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Product and Pipeline Assessment of the Global Orphan Drugs Market

  • February 2014
  • 189 pages
  • Frost & Sullivan
Report ID: 2043427

Summary

Table of Contents

Attractive Market Lures Hundreds of Innovators, Large and Small

Executive Summary

•The US National Institute of Health (NIH) currently recognizes more than xx orphan diseases, approximately xx of which have approved orphan designated therapies.
•The US Food and Drug Administration (FDA) has approved xx orphan drugs since 1983, with at least an additionalxx granted orphan drug designations. Japan ranks second, with xx approved orphan drugs, and Europe ranks third, withxx approved orphan drugs.
•Rare cancers is the therapeutic area with the highest level of drug development activity and the most well penetrated, with xx drugs approved in the United States for xx rare cancer designations. Other disease areas of high drug development activity include blood/lymphatic system diseases, infectious/parasitic diseases, neurologic diseases, metabolic diseases, and immunological/inflammatory diseases.
•Advancements in biomedical research are finally yielding breakthrough therapeutics with true disease-modifying properties rather than palliative care or symptom management, such as Alexion’s Soliris and Vertex Pharmaceuticals’ Kalydeco for cystic fibrosis.
•Pipeline drugs targeting orphan diseases use diverse approaches such as small molecules, antisense, gene therapy, monoclonal antibodies (mAb), bi-specific antibodies, peptide therapies, and stem cell and other cell therapies to correct the underlying pathology of disease. Many are targeted therapies designed to address a specific genetic defect for a personalized medicine approach, and many have strong potential to slow or stop disease progression rather than simply manage the disease symptoms.
•The pipeline is generating hope for some of the most serious and debilitating or life-threatening rare diseases in need of better therapies, such as pancreatic cancer with xx candidates in Phase 3 and an additional xx in earlier stages of development, Pompe disease with xxpromising candidates in late-stage development, and amyotrophic lateral sclerosis with xxcandidates in late-stage development.
•This research service provides an overview and analysis of global orphan drugs development, with an emphasis on the US market.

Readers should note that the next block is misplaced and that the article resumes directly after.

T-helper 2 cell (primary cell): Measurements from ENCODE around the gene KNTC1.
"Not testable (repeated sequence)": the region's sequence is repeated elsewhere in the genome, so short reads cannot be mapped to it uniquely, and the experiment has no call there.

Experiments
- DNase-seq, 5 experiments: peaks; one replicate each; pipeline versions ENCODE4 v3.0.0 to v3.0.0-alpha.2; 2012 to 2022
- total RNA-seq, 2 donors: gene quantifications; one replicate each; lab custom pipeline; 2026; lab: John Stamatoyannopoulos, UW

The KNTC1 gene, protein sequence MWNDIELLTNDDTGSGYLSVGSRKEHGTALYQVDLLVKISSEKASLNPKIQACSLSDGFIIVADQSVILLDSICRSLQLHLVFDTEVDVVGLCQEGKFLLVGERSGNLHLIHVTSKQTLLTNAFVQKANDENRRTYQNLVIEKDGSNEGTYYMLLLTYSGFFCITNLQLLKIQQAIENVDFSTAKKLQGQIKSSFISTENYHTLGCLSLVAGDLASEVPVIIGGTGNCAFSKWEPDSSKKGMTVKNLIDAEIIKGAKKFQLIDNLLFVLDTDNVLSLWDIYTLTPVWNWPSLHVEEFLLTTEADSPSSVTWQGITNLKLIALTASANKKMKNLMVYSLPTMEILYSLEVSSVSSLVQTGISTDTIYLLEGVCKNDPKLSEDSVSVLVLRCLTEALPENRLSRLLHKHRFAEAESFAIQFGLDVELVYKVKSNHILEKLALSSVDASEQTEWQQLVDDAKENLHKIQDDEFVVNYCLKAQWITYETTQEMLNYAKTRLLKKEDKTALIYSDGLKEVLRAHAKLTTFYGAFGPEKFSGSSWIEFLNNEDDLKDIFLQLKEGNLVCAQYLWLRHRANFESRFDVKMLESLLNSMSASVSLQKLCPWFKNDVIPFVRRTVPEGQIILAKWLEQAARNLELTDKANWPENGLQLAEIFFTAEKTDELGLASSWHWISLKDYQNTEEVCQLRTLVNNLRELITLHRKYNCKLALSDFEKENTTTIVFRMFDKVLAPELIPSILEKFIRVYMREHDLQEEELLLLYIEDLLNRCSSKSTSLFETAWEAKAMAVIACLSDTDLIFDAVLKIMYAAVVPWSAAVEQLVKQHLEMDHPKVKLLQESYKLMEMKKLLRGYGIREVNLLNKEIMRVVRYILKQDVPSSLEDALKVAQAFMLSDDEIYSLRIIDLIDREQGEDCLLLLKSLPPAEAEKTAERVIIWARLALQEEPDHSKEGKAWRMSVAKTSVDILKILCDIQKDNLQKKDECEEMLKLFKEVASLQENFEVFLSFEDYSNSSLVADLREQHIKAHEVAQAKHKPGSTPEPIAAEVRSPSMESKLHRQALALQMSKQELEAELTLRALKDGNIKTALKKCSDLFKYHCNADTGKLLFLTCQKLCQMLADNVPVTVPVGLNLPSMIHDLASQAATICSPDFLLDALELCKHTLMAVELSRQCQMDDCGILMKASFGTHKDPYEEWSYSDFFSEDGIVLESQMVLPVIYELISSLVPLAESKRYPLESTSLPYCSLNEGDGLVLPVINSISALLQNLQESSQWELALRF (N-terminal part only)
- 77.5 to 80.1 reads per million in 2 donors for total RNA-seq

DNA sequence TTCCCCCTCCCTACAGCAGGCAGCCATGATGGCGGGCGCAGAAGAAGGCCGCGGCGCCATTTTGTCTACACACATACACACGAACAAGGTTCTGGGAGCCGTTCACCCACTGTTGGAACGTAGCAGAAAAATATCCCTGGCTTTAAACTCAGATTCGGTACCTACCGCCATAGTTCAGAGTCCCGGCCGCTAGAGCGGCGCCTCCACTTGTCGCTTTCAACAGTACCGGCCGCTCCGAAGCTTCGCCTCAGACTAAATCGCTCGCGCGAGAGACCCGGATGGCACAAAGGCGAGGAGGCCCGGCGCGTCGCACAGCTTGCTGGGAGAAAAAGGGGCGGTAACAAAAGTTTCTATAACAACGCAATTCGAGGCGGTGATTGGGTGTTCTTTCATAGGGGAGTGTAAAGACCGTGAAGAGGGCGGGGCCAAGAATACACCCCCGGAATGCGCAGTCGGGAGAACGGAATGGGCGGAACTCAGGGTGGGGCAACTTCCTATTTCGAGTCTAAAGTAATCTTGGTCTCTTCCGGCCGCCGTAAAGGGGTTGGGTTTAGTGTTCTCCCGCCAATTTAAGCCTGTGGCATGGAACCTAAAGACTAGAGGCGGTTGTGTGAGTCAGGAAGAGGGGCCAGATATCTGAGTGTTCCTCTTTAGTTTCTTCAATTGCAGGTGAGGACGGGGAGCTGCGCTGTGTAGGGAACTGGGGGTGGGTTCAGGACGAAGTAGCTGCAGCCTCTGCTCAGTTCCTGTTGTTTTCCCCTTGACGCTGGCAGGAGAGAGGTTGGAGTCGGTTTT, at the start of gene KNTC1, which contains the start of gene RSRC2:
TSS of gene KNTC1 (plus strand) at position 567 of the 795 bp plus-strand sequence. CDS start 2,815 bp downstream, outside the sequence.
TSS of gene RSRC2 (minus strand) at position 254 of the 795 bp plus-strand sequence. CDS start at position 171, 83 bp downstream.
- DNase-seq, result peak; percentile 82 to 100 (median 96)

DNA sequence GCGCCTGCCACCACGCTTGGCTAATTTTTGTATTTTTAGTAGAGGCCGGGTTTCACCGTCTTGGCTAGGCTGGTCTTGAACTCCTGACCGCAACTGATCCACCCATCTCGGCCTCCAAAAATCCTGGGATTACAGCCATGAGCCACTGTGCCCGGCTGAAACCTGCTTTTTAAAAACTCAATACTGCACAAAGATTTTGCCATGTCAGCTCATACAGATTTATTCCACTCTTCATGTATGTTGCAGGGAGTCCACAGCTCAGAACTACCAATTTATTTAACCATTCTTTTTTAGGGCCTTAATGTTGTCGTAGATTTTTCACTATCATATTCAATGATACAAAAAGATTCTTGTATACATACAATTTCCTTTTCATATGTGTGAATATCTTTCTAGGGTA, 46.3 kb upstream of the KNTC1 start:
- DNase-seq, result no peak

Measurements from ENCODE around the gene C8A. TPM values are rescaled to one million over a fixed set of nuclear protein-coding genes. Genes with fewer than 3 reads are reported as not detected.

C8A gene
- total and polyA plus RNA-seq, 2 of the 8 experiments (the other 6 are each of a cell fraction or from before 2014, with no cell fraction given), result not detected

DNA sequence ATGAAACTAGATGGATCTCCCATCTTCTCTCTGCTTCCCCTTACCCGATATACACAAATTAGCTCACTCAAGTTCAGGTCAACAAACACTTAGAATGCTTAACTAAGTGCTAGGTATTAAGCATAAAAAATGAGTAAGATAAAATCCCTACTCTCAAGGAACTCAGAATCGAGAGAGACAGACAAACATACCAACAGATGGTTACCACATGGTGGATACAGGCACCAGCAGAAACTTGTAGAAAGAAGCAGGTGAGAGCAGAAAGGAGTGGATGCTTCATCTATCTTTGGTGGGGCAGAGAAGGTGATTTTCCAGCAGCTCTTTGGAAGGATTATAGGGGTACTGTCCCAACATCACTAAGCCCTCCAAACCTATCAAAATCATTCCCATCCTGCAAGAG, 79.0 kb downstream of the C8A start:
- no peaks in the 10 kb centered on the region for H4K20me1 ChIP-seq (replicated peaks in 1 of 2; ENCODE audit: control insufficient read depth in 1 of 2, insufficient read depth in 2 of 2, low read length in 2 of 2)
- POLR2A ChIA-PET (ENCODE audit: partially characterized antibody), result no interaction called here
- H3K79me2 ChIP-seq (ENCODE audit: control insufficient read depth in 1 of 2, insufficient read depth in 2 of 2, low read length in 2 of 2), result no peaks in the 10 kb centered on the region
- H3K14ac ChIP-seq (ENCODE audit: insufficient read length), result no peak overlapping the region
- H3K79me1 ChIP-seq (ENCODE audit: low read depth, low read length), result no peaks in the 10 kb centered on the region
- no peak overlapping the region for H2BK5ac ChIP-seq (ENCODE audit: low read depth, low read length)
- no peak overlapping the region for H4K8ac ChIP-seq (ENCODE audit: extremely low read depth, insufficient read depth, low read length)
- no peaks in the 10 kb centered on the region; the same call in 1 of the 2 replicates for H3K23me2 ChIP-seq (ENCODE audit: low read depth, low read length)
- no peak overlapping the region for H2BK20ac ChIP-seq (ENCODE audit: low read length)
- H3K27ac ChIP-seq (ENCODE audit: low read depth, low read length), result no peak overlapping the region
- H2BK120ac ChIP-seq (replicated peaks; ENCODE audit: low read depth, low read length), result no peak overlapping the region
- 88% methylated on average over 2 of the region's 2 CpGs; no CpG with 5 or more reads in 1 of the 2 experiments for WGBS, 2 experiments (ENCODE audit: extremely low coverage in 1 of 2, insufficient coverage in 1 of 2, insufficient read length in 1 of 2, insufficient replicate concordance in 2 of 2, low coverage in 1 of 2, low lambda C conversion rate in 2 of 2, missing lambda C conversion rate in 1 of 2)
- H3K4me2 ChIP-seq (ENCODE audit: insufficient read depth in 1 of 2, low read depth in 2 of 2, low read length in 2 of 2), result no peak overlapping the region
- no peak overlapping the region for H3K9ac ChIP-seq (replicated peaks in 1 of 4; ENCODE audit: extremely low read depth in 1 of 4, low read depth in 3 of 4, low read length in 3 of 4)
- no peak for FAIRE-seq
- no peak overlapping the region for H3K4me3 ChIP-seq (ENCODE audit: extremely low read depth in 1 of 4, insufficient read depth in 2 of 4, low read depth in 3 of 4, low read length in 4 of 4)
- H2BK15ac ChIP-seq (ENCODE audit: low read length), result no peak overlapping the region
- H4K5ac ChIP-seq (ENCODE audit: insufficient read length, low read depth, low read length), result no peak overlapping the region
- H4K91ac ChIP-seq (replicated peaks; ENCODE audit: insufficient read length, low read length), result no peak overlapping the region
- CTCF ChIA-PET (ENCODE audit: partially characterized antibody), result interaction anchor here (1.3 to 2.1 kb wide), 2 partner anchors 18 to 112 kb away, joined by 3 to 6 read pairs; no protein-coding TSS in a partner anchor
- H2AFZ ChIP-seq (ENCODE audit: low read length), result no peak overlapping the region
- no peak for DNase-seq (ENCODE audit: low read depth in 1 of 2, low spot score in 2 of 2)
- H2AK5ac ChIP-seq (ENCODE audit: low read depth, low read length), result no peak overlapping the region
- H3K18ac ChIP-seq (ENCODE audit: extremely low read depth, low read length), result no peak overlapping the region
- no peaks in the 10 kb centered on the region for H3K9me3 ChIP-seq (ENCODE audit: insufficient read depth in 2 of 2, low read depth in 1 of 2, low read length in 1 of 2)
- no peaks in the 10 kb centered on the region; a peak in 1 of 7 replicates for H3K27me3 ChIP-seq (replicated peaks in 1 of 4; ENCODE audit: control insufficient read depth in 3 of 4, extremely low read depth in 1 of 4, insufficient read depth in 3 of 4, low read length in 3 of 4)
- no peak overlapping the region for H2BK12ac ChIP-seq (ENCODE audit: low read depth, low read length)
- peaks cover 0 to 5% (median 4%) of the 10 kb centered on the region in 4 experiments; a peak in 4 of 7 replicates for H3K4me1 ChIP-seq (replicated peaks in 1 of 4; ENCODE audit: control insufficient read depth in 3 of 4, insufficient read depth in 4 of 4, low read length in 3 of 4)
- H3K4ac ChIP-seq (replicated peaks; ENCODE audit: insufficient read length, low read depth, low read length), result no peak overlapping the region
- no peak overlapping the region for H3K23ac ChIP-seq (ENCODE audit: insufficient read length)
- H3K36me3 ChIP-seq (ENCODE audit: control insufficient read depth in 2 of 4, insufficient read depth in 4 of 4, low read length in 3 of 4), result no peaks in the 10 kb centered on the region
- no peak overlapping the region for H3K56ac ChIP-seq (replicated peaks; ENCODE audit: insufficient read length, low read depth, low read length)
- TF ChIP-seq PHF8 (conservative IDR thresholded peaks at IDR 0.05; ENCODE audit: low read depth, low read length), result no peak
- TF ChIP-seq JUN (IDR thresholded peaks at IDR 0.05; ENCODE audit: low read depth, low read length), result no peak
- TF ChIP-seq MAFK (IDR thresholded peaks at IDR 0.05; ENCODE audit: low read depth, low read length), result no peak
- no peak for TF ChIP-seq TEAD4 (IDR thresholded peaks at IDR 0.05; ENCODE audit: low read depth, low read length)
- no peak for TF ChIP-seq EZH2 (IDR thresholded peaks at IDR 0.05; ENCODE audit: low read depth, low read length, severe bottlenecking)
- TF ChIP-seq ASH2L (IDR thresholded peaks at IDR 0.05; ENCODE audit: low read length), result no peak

•Unless otherwise noted, marketed and pipeline products described are orphan designated. There may be additional compounds in development for the covered indications that are not orphan designated. While some non-orphan drugs have been included when deemed appropriate, this research service focuses on orphan-designated drugs.
•All attempts have been made to include a comprehensive and timely pipeline assessment of select disease areas with a high degree of activity and relevance; however, because of the dynamic nature of orphan designation, some compounds that have been newly designated may not be included.
•Data and supporting information were collected from published sources, including the following:
oUS FDA Orphan Drug Product Designation database
oUS Department of Health and Human Services National Institutes of Health Office of Rare Diseases
oEuropean Commission Community Register of Medicinal Products
oEuropean Medicines Agency (EMA) European Public Assessment Reports (EPAR)
oJapanese Ministry of Health, Labour, and Welfare (MHLW)
oDisease organization Web sites
oCompany publications, including annual reports, US Securities and Exchange Commission (SEC) filings, and press releases
oPublished articles in scientific journals

Market Background

Drug development for rare diseases once primarily consisted of a side project for a drug already in development for a more profitable indication. If that side project could be conducted without too much of a financial burden, drug developers were able to provide a handful of patients with a desperately needed treatment while also ensuring return on investment through the more profitable indication of a larger patient population. However, these breakthroughs were too few and far between and left far too many patients underserved. Therefore, government legislation such as the Orphan Drug Act was instituted to provide the needed financial incentives to pharmaceutical companies to step up drug development for orphan diseases.